Trauma takes a toll on your mind and body. Going through the trauma response and trying to process the experience afterward can make you feel exhausted, anxious, or distressed.
One way you might unknowingly cope with the aftermath of trauma is by going numb. If you return to this coping mechanism any time you’re stressed, you’ll find yourself disconnected from yourself and others.
What Is Emotional Numbness?
Emotional numbness is the state of being unable to feel or express emotions. Your brain is effectively shutting out feelings. You may even be using avoidance techniques so you don’t have to address your emotions.
Emotional numbness is often temporary, but it can become a coping strategy to avoid further pain and distress. You might feel numb due to a variety of causes: depression, PTSD, drug use, prescription medications, extreme stress, grief, or other emotional issues.
Symptoms of Emotional Numbness
- Inability to access your feelings
- Feeling disinterested in what you once loved
- Difficulty feeling happiness/positive emotions
- Feeling like you can’t enjoy life
- Feeling detached from the world
- Isolating yourself from others
The Trauma Response
When you experience something that your brain perceives to be dangerous, your body goes through the trauma response cycle. This is an evolutionary survival tactic. You’ll enter one of four trauma responses: fight, flight, fawn, or freeze.
Trauma responses are neutral—no one is better than the other. As humans, we might even enter a trauma response due to small interactions. Maybe after an argument with your partner, you feel your heart racing for the rest of the day.
Or if you get cat-called on the street, you want to hide in a hole away from the world. These are trauma responses you could experience on a normal day.
Numbness as a Coping Mechanism
The aftermath of trauma is a scary time. You might be coming to terms with real pain and consequences of the experience. Your brain is trying to cope with what just happened, and one way it might try to cope is by disconnecting from everything.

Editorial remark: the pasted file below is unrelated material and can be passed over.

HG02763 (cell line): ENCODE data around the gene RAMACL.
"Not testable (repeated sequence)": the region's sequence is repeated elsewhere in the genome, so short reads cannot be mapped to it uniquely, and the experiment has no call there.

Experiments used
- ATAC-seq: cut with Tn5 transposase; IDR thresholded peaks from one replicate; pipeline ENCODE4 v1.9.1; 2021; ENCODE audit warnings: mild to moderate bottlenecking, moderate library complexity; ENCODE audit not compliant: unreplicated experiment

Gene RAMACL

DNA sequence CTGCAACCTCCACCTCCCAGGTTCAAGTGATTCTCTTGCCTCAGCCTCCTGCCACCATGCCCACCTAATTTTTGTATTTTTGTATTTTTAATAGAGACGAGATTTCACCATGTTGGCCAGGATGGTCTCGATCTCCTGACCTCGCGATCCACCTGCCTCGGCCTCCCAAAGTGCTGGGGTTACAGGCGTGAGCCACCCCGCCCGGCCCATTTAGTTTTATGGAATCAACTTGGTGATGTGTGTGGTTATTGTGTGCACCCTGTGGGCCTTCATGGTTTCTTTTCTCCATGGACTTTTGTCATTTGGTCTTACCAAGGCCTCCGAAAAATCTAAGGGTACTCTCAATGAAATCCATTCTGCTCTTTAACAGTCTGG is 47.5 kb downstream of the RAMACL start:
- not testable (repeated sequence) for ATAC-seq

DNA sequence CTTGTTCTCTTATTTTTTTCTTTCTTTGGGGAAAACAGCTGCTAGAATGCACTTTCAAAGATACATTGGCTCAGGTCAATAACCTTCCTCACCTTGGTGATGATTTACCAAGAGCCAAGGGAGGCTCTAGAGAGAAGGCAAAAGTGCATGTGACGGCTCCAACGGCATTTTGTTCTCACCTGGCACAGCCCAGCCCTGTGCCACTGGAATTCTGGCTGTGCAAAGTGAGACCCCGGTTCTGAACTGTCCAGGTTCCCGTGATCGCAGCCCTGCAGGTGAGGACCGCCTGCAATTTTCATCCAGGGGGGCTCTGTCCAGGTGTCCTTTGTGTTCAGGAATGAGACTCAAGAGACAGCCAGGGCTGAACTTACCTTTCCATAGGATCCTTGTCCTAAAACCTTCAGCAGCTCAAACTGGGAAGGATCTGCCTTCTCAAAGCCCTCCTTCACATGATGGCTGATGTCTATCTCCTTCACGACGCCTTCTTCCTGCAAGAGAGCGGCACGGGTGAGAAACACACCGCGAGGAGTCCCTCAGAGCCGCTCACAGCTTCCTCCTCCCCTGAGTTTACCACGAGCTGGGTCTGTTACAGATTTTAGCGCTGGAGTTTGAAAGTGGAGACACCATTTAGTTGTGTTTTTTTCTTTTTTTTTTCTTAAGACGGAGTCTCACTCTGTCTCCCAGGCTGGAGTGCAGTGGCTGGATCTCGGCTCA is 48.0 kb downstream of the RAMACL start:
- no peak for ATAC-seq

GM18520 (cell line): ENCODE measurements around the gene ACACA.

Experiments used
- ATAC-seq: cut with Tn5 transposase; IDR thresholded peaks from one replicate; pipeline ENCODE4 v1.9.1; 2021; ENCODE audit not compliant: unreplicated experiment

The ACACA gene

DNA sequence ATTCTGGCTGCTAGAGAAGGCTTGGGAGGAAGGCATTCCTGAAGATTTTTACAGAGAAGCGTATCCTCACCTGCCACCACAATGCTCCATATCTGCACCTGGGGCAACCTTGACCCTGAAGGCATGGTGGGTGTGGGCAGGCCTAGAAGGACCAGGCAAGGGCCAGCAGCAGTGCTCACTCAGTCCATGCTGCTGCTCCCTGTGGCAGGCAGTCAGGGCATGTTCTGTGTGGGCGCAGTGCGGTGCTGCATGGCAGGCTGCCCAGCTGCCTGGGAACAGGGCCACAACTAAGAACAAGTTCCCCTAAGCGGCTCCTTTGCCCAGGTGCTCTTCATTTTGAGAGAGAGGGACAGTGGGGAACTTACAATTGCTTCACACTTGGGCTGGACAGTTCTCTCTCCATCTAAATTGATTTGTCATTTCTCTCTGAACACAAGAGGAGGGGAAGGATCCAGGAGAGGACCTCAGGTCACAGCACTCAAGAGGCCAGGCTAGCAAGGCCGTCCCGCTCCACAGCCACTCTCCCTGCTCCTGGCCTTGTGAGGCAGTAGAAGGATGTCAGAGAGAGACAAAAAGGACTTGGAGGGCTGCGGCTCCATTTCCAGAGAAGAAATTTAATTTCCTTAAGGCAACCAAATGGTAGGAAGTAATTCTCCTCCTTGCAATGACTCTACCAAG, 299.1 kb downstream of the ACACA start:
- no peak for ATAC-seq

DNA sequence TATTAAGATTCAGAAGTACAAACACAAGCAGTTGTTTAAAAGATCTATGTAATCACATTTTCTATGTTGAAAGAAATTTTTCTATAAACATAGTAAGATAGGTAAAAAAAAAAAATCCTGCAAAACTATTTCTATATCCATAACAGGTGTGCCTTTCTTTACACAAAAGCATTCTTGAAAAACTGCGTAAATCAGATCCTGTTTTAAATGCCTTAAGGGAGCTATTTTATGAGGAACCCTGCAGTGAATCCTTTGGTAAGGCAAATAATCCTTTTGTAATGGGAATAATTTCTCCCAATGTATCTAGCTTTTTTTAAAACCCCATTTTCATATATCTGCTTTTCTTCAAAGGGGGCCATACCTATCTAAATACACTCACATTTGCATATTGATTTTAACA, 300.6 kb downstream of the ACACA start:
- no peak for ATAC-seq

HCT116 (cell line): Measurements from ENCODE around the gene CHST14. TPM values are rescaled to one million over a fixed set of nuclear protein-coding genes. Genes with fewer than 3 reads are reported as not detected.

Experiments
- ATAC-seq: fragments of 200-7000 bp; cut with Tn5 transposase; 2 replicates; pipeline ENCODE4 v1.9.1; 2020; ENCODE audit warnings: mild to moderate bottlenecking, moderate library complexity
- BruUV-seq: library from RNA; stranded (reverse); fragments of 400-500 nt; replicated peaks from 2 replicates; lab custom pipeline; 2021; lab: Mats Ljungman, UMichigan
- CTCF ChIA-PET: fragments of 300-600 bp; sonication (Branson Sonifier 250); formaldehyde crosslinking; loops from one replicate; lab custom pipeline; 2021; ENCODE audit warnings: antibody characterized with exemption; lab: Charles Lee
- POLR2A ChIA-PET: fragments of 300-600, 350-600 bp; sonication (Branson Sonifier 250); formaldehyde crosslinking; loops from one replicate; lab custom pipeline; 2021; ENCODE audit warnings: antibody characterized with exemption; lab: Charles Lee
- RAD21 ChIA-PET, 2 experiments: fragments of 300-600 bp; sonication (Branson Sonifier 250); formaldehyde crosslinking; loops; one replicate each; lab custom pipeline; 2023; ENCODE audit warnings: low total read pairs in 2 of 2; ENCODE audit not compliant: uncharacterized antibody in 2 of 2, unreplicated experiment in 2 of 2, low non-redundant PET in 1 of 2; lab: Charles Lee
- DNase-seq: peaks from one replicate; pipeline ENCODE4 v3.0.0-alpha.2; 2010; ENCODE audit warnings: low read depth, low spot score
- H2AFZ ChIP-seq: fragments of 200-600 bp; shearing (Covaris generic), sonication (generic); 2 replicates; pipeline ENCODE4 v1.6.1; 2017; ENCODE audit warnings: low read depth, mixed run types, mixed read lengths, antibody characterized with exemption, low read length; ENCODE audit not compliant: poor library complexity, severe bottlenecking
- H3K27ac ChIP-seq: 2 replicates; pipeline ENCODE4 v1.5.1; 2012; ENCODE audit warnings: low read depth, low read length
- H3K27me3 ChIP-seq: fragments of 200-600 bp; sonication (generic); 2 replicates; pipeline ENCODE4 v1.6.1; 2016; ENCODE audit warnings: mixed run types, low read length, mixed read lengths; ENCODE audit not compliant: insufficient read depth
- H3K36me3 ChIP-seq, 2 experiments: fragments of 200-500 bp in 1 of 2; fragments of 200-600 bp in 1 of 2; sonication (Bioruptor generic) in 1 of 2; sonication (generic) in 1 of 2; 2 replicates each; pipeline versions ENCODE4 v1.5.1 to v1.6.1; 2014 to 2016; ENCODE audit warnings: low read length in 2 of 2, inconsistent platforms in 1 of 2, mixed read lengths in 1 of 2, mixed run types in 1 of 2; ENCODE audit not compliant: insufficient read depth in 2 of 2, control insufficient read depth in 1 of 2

It’s trying to avoid getting re-triggered into that hyperarousal state. To protect you with the intense feelings that come from understanding what you went through, you go numb.
How You Can Start Feeling Again
Mindfulness is a way to live in the moment and feel grounded in your body. It teaches you to slow your racing thoughts and self-soothe during times of stress. Get in the habit of noticing what your five senses are telling you in a given moment.
Allow your emotions to pass through you and acknowledge them. Breathe deeply and experience the awareness of your mind and body.
Another way of connecting to your body is through exercise. Overwhelming evidence supports the fact that physical activity helps with symptoms of anxiety, depression, and other mental health issues.
Find something you enjoy doing so you’re more likely to make a habit of it. Even a short walk outside every day can help you connect to your feelings and the world around you.
See a Trauma-Focused Therapist
The best way to process your trauma is with a mental health professional. Your numbness may pass, but you should still consider how to process your feelings and experience.
Trauma-informed psychotherapy can help you reframe the traumatic experience and change your emotions associated with it. A therapist will get you back in a headspace where you can access your feelings again.
To find out more about how therapy can help you work through the aftermath of trauma, please reach out to me to schedule a complementary consultation call.
Click here to learn more about trauma therapy services in Delray Beach, FL and Sandy Springs, GA.